• While living in Moscow, Timur reportedly cruised around the Russian capital in a Lexus and BMW with diplomatic plates and received an advanced degree from the Diplomatic Academy of the Russian Foreign Ministry.
“He and his mother also acquired several expensive apartments in Moscow,” said the OCCRP, adding: “Curiously, as an investigation by now-imprisoned Russian opposition leader Alexei Navalny showed, the Russian government appears to have wiped any mention of them from Russian property records. (Navalny’s team discovered the Tokayevs’ ownership from records they had downloaded before they were deleted from the registry.)
“Some of their real estate has since been sold. Their remaining Moscow properties include a large apartment in an elite downtown residence called Fusion Park, and another large, two-floor apartment two kilometers from the Kremlin. Tokayeva was also registered at a third apartment in the city’s northwest.”
The OCCRP report further claimed that the Tokayev family secrets extend outside of Europe. It said: “Thanks to documents from the Pandora Papers — a trove of files from offshore service providers that were shared with OCCRP by the International Consortium of Investigative Journalists — reporters were able to trace their activities to the British Virgin Islands (BVI), a jurisdiction used by wealthy people around the world to secretly hold their assets.
“In 2012, the year after the Tokayevs’ Credit Suisse account was closed, the family established two offshore companies in the BVI. The companies—Wishing Well Group Inc, owned by Tokayev’s ex-wife, and Wisdom Invest & Finance Inc., owned by Timur—appear to be corporate vehicles created for the purpose of owning a U.K. company called Edelweiss Resources. (Records also indicate that each of these shell companies also held its own Swiss bank account.). Because Edelweiss has only filed abbreviated financial statements, little is known about its activities. But its latest filing from March 2014 does show that it had just over $4 million cash in the bank and nearly $1 million in investments that year.”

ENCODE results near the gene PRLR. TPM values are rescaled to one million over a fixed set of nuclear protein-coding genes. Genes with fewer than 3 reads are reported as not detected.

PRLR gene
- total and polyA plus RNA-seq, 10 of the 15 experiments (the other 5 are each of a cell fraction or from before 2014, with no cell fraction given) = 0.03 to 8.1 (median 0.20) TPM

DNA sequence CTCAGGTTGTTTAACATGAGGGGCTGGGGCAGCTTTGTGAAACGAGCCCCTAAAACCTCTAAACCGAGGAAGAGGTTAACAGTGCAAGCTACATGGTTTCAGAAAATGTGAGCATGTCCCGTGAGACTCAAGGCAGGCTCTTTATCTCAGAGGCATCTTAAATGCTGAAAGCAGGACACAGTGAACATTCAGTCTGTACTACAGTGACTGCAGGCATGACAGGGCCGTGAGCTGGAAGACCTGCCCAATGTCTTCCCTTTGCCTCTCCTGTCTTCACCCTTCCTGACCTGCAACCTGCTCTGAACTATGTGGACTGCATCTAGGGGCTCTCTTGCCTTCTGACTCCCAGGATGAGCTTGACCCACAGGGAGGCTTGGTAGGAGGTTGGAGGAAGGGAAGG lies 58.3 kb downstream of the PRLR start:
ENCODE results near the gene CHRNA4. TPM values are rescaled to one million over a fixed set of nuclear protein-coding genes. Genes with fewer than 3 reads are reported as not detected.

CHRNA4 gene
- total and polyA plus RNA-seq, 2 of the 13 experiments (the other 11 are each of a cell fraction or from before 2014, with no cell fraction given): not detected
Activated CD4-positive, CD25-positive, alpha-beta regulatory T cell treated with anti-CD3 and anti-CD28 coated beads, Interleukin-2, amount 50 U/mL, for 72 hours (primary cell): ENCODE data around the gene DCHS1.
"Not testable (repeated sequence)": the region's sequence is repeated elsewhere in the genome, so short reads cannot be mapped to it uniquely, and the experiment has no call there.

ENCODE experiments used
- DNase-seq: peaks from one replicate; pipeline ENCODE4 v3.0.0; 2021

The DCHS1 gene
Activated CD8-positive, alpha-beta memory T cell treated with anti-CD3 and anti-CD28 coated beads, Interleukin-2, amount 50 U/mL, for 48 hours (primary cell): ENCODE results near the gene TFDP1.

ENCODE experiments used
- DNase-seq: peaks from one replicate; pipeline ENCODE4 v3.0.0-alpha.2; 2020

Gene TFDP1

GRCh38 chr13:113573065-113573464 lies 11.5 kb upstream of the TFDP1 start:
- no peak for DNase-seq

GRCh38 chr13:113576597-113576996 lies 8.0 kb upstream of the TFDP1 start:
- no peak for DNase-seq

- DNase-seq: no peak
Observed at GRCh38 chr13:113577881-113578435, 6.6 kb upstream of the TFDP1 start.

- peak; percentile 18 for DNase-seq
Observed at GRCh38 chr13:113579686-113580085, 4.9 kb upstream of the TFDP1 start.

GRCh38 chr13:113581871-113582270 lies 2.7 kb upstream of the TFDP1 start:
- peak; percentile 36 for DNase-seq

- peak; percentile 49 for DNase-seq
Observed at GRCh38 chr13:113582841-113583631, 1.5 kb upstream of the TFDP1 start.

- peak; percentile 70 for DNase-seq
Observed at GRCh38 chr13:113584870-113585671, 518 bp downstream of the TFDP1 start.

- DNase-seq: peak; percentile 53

Kazakhstani officials are not obliged to make public their asset declarations, leaving the source of the Tokayevs’ millions a mystery. The OCCRP said that the family did not respond to requests for comment.
The president’s press secretary, Berik Uali, writing on Facebook, dismissed the OCCRP report as a “fake information attack”, adding: “The head of state, Kassym-Jomart Tokayev, does not have accounts in a Swiss bank that some media began to write about. The president does not own accounts in foreign banks or offshore companies, and he does not own foreign real estate”.
Uali added that Tokayev's ex-wife never owned the accounts as indicated in the report, while the president's son Timur was engaged in entrepreneurship and had never worked in public service.
"This fake information attack on the Head of State aims to discredit him, as the President is energetically working to limit the monopolies in the economy and politics, and is implementing reforms that may not be to someone's liking," Uali also stated.
In response to inquiries from OCCRP and Germany’s Suddeutsche Zeitung newspaper, Credit Suisse said it could not comment on individual client relationships and rejected “allegations and inferences about [its] purported business practices.” (Click here to read the bank’s full response to the #SuisseSecrets project).